Homemade falafel

By | January 1, 2013

Disclaimer: No, I have not been frying falafel balls during my newborn’s naps. But that’s one of the things I was doing during my ninth month as I tried to prepare a couple of recipes for you in advance. And now we can all reap the benefits…

Anyone feeling nostalgic for Chanukah? So much that you’d make one more fried food if I promised you it was really good?

Glad you’re with me.

Falafel is one of those things that I’ve been meaning to make for months and months. (Also on that list? Homemade cream cheese, homemade french fries, and homemade Hershey’s kisses.) Why do I never make these things? No reason, really.

Except that in this case (and in the case of the french fries), I needed a candy thermometer that I didn’t have.

I definitely wasn’t going to find any among my Israeli neighbors. They don’t even use measuring cups (plastic disposable cups seem to be standard here). When one of my neighbors came over recently, she couldn’t believe I use a timer. Seriously, there’s nothing fancy about it — it’s the most basic timer with all of three buttons, no cute design or anything.

But if she thought that was a big deal, I knew she wouldn’t have a candy thermometer.

So it was only natural that I eventually borrowed one from our British friends. (Thanks, guys.) And now I can tell you with authority that if you can get your hands on one of those nice little kitchen toys, making falafel is really not hard at all. Plus, they’re so good they’re practically addicting…which is crazy because we’re talking about chickpeas and herbs, essentially.

Here’s what you do:

Start by pulverizing a bunch of things in your food processor. You’ll end up with a thick mixture that you stick in the fridge for two hours (yeah, don’t choose to make this at the last minute) and then roll into balls.

As you roll, heat up your oil. Watch the cool thermometer do its thing. When it reaches 375 F, transfer six of these puppies at a time into your pot. Do that with a slotted spoon so you don’t end up with a major burn — the oil will go all bubbly and crazy when it hits the falafel.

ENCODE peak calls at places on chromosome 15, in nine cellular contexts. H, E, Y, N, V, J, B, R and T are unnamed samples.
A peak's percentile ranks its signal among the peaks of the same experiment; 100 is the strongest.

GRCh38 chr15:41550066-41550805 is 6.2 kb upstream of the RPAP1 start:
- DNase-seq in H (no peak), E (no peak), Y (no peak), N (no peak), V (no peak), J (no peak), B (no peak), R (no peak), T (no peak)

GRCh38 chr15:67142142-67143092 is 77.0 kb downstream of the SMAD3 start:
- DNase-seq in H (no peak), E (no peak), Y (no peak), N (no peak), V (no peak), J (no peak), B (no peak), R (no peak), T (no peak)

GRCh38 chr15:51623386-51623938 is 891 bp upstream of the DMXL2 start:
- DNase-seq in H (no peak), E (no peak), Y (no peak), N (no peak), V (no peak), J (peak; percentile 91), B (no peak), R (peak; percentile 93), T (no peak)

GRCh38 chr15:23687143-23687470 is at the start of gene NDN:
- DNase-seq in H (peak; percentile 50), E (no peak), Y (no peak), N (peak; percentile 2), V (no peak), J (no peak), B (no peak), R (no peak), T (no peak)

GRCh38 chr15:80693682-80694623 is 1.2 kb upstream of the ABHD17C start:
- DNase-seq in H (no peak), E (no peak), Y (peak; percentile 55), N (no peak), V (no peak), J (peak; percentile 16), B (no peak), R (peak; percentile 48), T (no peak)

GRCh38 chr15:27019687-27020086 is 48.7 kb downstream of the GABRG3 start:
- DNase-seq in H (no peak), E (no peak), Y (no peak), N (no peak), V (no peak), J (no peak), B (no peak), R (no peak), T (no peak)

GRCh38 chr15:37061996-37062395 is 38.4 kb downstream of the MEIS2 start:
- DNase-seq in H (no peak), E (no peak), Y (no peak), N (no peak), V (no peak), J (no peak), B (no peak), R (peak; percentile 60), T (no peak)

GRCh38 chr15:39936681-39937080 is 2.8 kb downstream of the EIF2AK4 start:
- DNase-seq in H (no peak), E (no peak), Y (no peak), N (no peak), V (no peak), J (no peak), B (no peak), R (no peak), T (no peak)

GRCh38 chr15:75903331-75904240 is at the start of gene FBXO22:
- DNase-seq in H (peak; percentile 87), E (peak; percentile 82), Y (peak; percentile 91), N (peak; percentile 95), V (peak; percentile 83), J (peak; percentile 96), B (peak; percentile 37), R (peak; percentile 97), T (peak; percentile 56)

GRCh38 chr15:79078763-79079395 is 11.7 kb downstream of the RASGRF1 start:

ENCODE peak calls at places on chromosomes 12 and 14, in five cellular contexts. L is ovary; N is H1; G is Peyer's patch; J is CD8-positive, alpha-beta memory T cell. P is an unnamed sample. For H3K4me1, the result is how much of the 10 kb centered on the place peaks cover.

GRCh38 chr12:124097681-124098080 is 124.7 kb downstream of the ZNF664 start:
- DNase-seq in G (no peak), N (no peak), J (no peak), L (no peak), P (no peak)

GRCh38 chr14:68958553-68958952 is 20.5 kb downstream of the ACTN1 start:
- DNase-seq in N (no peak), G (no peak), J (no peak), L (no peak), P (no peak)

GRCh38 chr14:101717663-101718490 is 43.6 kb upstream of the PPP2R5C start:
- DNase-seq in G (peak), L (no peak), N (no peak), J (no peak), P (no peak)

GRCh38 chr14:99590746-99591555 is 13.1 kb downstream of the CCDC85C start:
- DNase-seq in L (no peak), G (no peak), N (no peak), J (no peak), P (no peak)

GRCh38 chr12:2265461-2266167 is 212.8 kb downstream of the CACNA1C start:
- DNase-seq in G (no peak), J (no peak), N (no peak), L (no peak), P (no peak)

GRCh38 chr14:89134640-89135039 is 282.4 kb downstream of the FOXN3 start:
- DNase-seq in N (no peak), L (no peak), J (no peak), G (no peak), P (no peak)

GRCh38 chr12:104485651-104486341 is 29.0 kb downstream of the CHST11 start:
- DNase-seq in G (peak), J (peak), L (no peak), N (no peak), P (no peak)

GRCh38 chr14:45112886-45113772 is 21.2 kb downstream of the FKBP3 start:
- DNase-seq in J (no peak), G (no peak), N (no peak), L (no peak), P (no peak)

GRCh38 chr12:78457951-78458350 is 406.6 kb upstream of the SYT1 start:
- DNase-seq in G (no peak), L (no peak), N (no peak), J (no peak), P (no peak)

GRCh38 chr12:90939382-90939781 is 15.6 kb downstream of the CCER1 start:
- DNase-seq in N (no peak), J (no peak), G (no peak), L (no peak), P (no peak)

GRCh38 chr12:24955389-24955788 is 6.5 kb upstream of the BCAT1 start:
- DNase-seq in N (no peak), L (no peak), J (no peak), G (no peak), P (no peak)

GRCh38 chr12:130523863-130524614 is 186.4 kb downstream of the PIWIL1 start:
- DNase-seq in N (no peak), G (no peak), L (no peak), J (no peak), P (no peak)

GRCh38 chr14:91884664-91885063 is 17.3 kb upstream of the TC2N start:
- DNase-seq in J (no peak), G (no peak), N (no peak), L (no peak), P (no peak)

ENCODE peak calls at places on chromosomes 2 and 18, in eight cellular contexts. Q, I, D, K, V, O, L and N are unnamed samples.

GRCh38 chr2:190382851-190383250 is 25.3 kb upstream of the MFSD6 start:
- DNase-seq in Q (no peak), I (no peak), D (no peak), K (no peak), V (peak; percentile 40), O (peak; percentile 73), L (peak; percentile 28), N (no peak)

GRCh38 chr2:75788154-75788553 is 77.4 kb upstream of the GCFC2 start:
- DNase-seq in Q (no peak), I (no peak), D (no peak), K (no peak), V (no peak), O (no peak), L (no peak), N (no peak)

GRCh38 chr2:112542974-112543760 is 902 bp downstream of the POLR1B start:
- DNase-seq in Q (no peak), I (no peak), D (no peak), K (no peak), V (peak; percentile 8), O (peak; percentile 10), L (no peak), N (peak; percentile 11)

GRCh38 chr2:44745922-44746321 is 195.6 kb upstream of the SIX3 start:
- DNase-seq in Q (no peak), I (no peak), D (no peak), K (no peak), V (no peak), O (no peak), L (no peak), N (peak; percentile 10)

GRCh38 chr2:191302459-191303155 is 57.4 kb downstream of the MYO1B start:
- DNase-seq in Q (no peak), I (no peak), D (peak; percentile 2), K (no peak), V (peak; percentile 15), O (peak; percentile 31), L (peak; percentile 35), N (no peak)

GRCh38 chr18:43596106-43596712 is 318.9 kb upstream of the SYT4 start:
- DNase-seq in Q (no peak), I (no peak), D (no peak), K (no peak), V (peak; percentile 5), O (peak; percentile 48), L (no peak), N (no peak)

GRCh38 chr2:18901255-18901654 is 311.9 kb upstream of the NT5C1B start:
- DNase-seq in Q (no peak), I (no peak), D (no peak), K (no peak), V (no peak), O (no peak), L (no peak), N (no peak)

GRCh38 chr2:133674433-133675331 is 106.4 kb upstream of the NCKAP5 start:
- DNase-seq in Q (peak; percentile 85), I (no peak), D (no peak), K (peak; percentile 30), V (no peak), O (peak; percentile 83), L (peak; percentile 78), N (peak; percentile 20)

Let them hang out in the oil for one minute, then flip them over and give them a second minute. See? Nothing to it.

Slotted spoon in hand, transfer them to a plate lined with paper towels to drain and cool off. They will be a beautiful golden brown, and they will smell wonderful. Fun stuff.

You know what to do next. Stuff a bunch of them in a warm, soft pita with things like israeli salad and techina. And then, depending on just how Israeli you really are, you can top it all off with french fries.

Clearly, I need to become more Israeli.

One year ago: Chocolate cake pop truffles


Racheli on January 1, 2013 at 12:01 pm.

you are a work horse! go back to sleep!!
However, this looks awesome, I’ve been pretty desirous of falafel the past few weeks, thank G-d I’m in Israel where there’s no lack… but once I get back to San Francisco I would have been in trouble;)
plus these look so much healthier, I’m always weary of what goes into the ones from the store!
Thanks Tali!
But take it easy:)
Racheli S.


stephanie/the kosher foodies on January 1, 2013 at 4:51 pm.

oooh i have been craving falafel lately! was thinking of getting pita off the corner for dinner, but this is a better idea!


jessica (the kosher foodies) on January 2, 2013 at 4:52 am.

i never even tried making my own falafel, since it’s just so easy in my area. but this looks so great! thanks for sharing!


Leave Your Comment

Your email will not be published or shared. Required fields are marked *

You may use these HTML tags and attributes: <a href="" title=""> <abbr title=""> <acronym title=""> <b> <blockquote cite=""> <cite> <code> <del datetime=""> <em> <i> <q cite=""> <s> <strike> <strong>